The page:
Turmeric (Curcuma longa) is the golden-orange spice that gives curried foods pizzazz. In Traditional Chinese and Indian Medicine, turmeric is used to treat allergies, digestive ailments, and pain. The active chemical component of turmeric is curcumin, known for its anti-inflammatory properties.
Today, research is focused on the role curcumin plays in diseases where the underlying factor is inflammation, such as in heart disease and arthritis.
Studies show that curcumin blocks inflammation at the cellular level. Some studies indicate that curcumin’s role in preventing joint inflammation surpasses its ability to reduce active joint inflammation.
In clinical trials, standardized curcumin supplements helped improve pain and swelling in patients with RA. These promising results are being further investigated in long-term studies.
Additional studies have shown that curcumin may have an anti-diabetic effect by decreasing fats in the blood, and prevent prediabetes from turning into diabetes.
Including turmeric in your diet is easy to do and, oh so flavorful. Add turmeric to soups and dressings; sprinkle over meats, veggies, and scrambled eggs; add it to plain yogurt or a smoothie. You can try it in my Coconut Milk Curried Shrimp with Turmeric.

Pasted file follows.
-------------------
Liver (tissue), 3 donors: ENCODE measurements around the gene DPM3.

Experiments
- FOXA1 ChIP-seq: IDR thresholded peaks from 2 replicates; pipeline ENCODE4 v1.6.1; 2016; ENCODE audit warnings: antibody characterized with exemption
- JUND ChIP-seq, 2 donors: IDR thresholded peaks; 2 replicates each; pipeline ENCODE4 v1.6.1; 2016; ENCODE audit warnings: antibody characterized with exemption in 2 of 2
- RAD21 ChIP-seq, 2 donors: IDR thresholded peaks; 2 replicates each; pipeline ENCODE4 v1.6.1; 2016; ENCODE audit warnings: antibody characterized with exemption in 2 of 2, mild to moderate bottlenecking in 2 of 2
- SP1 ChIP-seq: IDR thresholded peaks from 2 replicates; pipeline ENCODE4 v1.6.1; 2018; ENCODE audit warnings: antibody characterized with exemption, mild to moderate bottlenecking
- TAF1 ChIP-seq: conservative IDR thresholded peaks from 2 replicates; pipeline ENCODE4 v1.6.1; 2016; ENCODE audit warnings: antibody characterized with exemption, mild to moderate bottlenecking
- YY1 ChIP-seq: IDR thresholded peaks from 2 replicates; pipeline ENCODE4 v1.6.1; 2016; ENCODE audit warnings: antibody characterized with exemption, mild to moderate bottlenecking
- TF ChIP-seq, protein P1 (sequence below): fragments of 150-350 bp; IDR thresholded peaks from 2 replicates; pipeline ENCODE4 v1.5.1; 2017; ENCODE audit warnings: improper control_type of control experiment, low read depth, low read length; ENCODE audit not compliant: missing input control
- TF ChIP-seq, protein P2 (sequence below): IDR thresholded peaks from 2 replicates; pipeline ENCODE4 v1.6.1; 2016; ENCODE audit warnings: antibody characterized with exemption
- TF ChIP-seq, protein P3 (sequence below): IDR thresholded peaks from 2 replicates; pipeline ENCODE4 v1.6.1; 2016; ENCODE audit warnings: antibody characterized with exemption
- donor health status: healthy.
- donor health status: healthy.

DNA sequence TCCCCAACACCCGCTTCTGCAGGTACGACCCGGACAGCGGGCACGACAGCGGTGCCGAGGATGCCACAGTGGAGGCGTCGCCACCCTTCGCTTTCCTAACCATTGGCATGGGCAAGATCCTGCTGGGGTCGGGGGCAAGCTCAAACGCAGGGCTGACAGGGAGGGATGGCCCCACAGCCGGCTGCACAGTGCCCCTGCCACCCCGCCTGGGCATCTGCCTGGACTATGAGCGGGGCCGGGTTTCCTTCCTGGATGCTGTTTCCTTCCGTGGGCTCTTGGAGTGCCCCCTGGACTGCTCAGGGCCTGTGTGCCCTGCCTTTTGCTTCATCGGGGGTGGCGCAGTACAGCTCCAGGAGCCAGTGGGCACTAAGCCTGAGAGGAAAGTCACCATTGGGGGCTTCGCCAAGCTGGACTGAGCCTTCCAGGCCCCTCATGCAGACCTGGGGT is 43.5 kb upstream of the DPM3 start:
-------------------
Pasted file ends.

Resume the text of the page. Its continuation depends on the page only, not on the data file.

Piperine, found in black pepper, has been shown to improve the body-readiness of curcumin. Piperine gives black and white pepper pep; stimulates pancreatic digestive enzymes; and increases absorption, perhaps as a result of its effect on the ultrastructure of intestinal brush border. It would be wise then to consider adding black pepper to any curries you make in an effort to enhance your body’s absorption of the beneficial curcumin.
When considering the addition of turmeric to your health plan, know that enjoying turmeric spice with collagen peptides in your meals is a great first step, but the amounts used in cooking may not provide the therapeutic levels needed to achieve its robust health effects. Which is why you might want to try turmeric in supplement form, and choose one that also contains piperine or bioperine, as it may appear on the label.
It’s best to work with your health practitioner to determine which curcumin supplement is best for you. He or she can recommend the right form (capsule or powder) that will have the best bioavailability for your specific health needs.